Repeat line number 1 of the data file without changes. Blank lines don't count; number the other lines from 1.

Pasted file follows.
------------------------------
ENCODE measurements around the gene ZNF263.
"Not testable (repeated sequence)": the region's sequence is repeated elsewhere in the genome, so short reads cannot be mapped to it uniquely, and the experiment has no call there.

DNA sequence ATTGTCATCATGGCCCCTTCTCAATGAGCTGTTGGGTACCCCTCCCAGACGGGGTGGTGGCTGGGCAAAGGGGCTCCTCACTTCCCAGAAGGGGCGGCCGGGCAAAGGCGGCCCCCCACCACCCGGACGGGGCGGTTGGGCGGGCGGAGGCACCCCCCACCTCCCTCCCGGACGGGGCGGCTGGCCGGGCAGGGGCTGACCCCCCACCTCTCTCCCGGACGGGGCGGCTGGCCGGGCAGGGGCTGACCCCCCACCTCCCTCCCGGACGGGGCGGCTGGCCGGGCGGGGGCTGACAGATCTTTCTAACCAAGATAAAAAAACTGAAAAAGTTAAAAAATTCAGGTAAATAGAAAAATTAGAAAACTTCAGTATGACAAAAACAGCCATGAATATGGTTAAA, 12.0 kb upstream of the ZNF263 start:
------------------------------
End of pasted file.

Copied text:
ENCODE measurements around the gene ZNF263.